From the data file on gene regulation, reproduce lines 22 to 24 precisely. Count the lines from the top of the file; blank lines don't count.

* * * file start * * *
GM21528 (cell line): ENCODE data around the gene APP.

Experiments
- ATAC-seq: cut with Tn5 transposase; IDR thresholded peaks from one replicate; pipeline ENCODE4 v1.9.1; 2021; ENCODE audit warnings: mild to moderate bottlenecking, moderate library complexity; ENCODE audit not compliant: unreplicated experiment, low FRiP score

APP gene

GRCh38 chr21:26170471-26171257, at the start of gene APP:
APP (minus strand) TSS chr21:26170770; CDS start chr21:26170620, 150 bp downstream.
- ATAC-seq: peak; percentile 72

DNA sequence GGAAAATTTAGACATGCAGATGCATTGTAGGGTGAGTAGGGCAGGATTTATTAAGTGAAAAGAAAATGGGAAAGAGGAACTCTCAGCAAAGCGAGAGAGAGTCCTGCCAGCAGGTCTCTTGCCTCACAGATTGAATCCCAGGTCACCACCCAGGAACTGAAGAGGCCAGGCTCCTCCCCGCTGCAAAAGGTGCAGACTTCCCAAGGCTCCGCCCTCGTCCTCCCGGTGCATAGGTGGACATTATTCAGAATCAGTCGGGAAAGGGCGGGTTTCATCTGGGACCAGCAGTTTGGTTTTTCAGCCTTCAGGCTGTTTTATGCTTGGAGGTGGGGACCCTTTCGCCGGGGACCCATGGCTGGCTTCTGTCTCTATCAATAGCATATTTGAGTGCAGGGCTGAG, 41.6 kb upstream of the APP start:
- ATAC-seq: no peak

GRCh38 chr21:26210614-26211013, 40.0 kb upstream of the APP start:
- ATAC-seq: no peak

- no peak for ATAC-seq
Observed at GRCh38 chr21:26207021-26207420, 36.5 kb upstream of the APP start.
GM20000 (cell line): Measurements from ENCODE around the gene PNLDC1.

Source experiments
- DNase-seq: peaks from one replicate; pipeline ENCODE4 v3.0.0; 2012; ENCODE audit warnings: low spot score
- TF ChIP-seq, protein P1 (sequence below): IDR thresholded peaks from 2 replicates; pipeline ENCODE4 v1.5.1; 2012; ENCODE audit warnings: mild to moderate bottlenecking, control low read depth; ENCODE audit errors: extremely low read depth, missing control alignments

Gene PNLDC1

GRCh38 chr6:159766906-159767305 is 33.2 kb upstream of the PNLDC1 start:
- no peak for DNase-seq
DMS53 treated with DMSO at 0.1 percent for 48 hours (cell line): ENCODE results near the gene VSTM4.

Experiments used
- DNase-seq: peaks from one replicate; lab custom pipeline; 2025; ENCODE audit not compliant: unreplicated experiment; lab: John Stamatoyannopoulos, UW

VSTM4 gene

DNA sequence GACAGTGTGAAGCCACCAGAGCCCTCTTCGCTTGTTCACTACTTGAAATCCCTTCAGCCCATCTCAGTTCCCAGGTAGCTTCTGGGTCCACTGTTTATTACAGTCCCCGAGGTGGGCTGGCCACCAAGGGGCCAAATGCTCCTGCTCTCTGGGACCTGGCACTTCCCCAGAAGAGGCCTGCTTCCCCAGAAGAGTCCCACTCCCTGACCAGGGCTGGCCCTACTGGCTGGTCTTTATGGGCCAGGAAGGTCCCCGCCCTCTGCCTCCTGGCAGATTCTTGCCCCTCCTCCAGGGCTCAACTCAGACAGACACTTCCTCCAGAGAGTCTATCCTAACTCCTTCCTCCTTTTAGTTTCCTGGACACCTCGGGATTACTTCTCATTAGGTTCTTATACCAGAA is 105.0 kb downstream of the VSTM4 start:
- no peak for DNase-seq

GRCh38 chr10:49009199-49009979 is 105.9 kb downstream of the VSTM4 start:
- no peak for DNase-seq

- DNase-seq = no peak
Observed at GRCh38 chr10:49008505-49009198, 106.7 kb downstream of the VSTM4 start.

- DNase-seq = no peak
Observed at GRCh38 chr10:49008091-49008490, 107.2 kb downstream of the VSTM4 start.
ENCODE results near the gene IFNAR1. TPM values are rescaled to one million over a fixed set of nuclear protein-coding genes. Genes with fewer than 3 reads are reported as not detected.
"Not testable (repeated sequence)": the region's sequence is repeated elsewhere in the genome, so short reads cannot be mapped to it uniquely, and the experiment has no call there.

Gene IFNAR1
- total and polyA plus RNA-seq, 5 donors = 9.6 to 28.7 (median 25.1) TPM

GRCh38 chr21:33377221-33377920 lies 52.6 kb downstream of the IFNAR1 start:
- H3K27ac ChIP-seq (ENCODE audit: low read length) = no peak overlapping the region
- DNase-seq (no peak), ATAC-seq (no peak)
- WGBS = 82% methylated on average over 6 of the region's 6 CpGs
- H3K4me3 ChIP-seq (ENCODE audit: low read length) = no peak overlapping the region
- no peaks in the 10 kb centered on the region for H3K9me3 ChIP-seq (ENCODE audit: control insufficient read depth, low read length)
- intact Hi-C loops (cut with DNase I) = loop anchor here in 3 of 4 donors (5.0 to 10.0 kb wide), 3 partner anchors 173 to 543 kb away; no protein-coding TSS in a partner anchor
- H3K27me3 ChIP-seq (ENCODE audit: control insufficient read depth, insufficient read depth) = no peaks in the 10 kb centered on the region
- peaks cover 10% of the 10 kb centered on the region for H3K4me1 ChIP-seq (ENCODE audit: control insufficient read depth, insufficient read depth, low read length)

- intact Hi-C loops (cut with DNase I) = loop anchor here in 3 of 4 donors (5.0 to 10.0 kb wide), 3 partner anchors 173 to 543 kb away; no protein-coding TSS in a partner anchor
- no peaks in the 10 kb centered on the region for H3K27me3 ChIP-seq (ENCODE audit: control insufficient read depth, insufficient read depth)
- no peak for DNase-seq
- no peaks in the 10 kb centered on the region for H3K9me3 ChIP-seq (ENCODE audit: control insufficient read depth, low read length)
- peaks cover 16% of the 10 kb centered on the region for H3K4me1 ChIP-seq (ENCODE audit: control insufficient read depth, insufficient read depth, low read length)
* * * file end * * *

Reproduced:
Experiments used
- DNase-seq: peaks from one replicate; lab custom pipeline; 2025; ENCODE audit not compliant: unreplicated experiment; lab: John Stamatoyannopoulos, UW

VSTM4 gene